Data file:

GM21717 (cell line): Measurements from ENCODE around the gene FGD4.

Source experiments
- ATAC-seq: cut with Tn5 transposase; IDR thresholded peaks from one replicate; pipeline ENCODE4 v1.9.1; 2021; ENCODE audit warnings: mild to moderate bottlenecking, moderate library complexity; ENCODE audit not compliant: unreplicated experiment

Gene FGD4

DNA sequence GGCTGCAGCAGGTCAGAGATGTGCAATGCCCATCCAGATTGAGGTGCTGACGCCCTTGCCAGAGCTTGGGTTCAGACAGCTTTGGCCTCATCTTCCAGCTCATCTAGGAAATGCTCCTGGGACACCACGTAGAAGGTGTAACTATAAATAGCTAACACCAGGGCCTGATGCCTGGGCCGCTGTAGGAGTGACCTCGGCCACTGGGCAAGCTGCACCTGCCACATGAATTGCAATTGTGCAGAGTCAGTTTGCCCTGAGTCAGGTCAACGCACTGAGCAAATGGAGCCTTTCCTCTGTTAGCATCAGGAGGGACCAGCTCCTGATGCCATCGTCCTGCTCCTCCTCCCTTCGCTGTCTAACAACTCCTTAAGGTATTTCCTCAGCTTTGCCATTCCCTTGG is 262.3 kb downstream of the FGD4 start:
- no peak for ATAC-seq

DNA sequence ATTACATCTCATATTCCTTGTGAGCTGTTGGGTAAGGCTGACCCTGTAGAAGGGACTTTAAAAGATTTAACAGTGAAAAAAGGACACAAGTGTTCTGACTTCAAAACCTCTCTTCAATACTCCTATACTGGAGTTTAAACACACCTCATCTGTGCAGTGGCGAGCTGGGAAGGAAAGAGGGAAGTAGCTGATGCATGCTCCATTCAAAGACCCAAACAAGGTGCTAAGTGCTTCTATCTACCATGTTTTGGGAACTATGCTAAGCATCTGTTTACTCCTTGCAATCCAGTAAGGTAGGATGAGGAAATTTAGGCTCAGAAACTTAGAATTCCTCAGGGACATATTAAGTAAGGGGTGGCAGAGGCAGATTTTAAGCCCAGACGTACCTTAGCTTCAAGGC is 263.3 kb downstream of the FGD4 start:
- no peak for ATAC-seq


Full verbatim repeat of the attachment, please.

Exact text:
GM21717 (cell line): Measurements from ENCODE around the gene FGD4.

Source experiments
- ATAC-seq: cut with Tn5 transposase; IDR thresholded peaks from one replicate; pipeline ENCODE4 v1.9.1; 2021; ENCODE audit warnings: mild to moderate bottlenecking, moderate library complexity; ENCODE audit not compliant: unreplicated experiment

Gene FGD4

DNA sequence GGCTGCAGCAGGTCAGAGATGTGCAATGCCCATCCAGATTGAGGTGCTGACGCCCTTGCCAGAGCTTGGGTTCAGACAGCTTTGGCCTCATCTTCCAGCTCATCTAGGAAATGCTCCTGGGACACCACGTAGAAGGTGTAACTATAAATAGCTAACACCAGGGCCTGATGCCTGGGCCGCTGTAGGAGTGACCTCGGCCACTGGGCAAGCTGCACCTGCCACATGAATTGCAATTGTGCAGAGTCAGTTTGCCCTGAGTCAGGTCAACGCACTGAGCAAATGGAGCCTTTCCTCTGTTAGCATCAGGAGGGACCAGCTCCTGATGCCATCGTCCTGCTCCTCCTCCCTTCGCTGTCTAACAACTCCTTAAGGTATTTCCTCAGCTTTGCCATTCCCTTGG is 262.3 kb downstream of the FGD4 start:
- no peak for ATAC-seq

DNA sequence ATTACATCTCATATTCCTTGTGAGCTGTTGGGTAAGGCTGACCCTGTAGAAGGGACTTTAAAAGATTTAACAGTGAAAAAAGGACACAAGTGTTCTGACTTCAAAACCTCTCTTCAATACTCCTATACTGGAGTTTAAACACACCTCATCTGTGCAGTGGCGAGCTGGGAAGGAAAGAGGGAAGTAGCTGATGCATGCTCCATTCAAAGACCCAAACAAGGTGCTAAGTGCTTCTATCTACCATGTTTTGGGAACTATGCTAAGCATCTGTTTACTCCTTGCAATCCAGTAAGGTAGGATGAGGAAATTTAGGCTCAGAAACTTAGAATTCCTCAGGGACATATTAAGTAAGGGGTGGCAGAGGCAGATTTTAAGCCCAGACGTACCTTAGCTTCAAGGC is 263.3 kb downstream of the FGD4 start:
- no peak for ATAC-seq